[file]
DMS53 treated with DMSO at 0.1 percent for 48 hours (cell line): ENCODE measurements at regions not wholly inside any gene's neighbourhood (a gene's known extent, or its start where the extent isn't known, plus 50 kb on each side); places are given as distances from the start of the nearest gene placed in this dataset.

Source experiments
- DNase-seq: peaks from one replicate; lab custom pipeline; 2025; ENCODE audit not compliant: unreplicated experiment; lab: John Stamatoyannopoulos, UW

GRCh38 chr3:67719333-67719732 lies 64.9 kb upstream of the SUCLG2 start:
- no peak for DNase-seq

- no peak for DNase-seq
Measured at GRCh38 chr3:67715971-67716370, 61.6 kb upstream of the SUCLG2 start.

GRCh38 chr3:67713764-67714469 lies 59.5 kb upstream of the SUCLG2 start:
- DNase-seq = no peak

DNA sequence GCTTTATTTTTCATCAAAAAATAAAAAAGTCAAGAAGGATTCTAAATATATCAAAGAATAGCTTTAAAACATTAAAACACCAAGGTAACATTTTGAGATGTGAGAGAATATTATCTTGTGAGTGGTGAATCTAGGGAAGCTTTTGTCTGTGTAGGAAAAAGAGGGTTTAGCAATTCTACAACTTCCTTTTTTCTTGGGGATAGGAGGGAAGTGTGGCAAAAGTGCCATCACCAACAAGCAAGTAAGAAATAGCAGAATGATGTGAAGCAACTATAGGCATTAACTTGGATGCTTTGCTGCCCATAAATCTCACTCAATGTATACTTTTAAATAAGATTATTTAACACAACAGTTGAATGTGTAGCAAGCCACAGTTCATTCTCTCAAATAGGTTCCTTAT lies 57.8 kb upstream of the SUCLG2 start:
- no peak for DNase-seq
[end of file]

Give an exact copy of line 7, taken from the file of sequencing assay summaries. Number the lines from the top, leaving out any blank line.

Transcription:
Measured at GRCh38 chr3:67715971-67716370, 61.6 kb upstream of the SUCLG2 start.